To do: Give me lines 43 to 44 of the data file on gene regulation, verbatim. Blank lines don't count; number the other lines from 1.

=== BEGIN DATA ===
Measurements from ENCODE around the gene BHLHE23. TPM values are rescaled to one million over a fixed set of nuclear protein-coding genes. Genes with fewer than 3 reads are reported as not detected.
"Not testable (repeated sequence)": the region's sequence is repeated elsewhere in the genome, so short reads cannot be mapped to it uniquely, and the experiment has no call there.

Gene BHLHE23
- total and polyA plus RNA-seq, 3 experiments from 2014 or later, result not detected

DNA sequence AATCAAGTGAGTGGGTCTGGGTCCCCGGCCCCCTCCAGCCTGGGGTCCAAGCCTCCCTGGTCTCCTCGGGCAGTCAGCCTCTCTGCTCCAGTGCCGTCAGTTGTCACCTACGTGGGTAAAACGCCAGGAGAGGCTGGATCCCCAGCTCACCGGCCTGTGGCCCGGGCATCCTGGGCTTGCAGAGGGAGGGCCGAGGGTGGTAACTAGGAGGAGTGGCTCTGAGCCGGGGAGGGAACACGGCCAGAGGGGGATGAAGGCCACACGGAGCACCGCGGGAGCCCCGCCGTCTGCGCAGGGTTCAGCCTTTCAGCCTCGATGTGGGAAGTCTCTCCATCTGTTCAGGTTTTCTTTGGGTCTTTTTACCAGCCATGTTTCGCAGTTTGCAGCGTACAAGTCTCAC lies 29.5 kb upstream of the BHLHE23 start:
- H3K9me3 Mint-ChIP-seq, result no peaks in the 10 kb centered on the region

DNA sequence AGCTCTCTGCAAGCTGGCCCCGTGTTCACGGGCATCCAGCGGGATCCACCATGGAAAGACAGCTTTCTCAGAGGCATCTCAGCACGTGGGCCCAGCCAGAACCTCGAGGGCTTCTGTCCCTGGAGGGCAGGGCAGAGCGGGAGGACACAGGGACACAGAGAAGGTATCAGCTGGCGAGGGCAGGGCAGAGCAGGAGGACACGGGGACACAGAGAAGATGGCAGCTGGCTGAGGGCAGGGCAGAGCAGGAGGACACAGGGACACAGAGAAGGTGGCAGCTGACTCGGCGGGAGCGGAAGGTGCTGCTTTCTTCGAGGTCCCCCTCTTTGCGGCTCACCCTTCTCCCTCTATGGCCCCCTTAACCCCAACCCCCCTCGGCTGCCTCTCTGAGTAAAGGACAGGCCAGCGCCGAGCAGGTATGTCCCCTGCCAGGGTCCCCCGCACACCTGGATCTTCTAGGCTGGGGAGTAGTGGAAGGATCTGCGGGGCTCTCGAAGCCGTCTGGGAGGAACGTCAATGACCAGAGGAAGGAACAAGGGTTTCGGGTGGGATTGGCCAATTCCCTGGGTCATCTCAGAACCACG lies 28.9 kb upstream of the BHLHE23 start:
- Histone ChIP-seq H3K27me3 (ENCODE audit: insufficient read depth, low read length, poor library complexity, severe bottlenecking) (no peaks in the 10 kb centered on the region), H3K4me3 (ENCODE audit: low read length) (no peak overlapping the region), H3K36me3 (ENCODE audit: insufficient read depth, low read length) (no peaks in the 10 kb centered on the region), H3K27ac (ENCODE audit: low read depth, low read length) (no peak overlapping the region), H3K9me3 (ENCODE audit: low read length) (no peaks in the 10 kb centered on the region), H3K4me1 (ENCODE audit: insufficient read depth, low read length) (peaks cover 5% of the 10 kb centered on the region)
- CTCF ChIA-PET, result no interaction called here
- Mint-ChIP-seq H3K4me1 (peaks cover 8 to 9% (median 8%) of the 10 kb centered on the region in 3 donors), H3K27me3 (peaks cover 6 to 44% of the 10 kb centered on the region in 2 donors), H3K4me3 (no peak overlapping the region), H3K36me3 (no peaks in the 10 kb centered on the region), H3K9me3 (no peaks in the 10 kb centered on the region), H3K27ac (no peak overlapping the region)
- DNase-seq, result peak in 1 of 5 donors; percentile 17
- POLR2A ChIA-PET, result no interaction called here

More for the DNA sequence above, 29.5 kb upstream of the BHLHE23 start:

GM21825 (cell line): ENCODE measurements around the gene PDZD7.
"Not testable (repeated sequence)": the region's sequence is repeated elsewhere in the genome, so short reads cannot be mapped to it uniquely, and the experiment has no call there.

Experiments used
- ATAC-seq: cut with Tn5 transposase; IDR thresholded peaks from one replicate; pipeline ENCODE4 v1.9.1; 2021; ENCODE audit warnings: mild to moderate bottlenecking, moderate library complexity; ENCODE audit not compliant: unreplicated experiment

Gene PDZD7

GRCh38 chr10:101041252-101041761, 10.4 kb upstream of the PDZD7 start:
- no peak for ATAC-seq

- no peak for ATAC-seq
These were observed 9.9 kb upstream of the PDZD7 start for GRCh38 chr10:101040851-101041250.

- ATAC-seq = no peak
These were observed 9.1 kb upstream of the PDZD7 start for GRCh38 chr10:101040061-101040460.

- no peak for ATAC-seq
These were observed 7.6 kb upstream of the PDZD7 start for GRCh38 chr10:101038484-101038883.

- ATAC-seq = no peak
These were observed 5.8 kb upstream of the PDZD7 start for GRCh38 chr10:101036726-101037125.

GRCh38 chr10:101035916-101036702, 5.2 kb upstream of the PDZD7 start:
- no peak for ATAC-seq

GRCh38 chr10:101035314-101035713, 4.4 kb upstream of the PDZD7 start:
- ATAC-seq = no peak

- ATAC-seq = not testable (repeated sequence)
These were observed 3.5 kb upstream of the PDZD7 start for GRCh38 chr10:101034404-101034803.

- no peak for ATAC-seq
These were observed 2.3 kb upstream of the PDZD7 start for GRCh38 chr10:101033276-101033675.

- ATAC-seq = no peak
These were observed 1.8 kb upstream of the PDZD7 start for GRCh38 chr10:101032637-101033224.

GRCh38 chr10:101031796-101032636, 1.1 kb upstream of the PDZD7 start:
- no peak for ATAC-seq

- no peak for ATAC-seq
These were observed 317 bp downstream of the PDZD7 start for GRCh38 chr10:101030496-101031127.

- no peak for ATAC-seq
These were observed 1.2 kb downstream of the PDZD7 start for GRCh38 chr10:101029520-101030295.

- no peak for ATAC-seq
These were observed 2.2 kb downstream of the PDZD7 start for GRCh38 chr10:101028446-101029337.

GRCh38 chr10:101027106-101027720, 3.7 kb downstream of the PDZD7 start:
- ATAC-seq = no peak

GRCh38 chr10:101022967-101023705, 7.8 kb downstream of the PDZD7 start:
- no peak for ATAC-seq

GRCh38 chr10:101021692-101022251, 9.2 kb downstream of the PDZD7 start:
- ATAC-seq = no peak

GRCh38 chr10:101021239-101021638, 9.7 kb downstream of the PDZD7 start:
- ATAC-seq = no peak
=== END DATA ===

- no peak for ATAC-seq
These were observed 1.2 kb downstream of the PDZD7 start for GRCh38 chr10:101029520-101030295.